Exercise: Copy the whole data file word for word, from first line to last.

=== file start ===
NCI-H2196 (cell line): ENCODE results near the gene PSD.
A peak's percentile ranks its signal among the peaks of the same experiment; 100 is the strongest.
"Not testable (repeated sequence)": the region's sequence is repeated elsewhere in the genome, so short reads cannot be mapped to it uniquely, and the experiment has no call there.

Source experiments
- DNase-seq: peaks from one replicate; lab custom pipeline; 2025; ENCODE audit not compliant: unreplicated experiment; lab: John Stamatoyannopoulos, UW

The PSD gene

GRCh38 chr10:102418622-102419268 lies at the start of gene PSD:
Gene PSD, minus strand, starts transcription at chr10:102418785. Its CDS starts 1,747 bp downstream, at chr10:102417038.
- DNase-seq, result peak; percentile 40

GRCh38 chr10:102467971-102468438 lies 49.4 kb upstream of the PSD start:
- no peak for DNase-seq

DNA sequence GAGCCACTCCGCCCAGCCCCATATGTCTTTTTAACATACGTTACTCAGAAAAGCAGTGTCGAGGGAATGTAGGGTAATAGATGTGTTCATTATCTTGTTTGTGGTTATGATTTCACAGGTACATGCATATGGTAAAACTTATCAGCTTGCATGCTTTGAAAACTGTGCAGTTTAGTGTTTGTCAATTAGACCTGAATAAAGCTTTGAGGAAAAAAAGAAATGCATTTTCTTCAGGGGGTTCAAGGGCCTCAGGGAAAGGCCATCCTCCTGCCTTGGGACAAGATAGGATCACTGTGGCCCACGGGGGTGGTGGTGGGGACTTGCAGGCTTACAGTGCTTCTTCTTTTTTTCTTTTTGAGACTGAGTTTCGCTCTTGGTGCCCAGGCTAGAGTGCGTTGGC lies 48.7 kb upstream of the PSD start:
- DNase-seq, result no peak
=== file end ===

NCI-H2196 (cell line): ENCODE results near the gene PSD.
A peak's percentile ranks its signal among the peaks of the same experiment; 100 is the strongest.
"Not testable (repeated sequence)": the region's sequence is repeated elsewhere in the genome, so short reads cannot be mapped to it uniquely, and the experiment has no call there.

Source experiments
- DNase-seq: peaks from one replicate; lab custom pipeline; 2025; ENCODE audit not compliant: unreplicated experiment; lab: John Stamatoyannopoulos, UW

The PSD gene

GRCh38 chr10:102418622-102419268 lies at the start of gene PSD:
Gene PSD, minus strand, starts transcription at chr10:102418785. Its CDS starts 1,747 bp downstream, at chr10:102417038.
- DNase-seq, result peak; percentile 40

GRCh38 chr10:102467971-102468438 lies 49.4 kb upstream of the PSD start:
- no peak for DNase-seq

DNA sequence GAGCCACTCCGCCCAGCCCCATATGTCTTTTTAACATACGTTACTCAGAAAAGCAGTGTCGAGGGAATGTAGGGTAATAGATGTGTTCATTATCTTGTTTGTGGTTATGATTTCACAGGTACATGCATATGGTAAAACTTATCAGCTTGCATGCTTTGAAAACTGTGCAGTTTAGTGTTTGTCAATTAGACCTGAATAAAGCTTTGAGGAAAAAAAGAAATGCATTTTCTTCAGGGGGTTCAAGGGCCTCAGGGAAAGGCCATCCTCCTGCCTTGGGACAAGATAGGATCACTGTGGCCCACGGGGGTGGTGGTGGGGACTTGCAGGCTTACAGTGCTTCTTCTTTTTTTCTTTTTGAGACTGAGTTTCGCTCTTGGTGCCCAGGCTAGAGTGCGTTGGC lies 48.7 kb upstream of the PSD start:
- DNase-seq, result no peak